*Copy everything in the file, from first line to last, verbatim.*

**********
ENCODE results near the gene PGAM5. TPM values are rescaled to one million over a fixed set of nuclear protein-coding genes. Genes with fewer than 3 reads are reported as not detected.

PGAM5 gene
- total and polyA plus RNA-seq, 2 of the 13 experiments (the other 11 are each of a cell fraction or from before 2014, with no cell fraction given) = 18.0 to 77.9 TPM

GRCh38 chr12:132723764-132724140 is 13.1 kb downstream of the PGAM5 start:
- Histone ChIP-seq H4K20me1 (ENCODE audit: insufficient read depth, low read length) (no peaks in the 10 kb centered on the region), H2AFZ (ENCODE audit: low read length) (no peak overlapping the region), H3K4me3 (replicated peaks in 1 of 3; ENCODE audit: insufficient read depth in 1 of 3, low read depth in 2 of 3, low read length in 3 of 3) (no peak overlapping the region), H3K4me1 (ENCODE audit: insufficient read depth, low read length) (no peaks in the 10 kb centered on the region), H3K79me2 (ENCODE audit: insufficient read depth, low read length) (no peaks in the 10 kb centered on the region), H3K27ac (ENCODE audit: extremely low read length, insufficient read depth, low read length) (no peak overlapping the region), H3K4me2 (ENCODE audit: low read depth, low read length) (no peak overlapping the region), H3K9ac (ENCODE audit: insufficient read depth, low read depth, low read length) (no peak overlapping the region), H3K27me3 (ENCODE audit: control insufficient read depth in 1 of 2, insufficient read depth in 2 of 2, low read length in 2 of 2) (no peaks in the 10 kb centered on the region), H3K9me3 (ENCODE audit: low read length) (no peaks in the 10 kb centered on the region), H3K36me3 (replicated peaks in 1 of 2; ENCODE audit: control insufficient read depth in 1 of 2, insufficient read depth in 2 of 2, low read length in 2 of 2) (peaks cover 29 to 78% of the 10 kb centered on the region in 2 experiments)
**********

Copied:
ENCODE results near the gene PGAM5. TPM values are rescaled to one million over a fixed set of nuclear protein-coding genes. Genes with fewer than 3 reads are reported as not detected.

PGAM5 gene
- total and polyA plus RNA-seq, 2 of the 13 experiments (the other 11 are each of a cell fraction or from before 2014, with no cell fraction given) = 18.0 to 77.9 TPM

GRCh38 chr12:132723764-132724140 is 13.1 kb downstream of the PGAM5 start:
- Histone ChIP-seq H4K20me1 (ENCODE audit: insufficient read depth, low read length) (no peaks in the 10 kb centered on the region), H2AFZ (ENCODE audit: low read length) (no peak overlapping the region), H3K4me3 (replicated peaks in 1 of 3; ENCODE audit: insufficient read depth in 1 of 3, low read depth in 2 of 3, low read length in 3 of 3) (no peak overlapping the region), H3K4me1 (ENCODE audit: insufficient read depth, low read length) (no peaks in the 10 kb centered on the region), H3K79me2 (ENCODE audit: insufficient read depth, low read length) (no peaks in the 10 kb centered on the region), H3K27ac (ENCODE audit: extremely low read length, insufficient read depth, low read length) (no peak overlapping the region), H3K4me2 (ENCODE audit: low read depth, low read length) (no peak overlapping the region), H3K9ac (ENCODE audit: insufficient read depth, low read depth, low read length) (no peak overlapping the region), H3K27me3 (ENCODE audit: control insufficient read depth in 1 of 2, insufficient read depth in 2 of 2, low read length in 2 of 2) (no peaks in the 10 kb centered on the region), H3K9me3 (ENCODE audit: low read length) (no peaks in the 10 kb centered on the region), H3K36me3 (replicated peaks in 1 of 2; ENCODE audit: control insufficient read depth in 1 of 2, insufficient read depth in 2 of 2, low read length in 2 of 2) (peaks cover 29 to 78% of the 10 kb centered on the region in 2 experiments)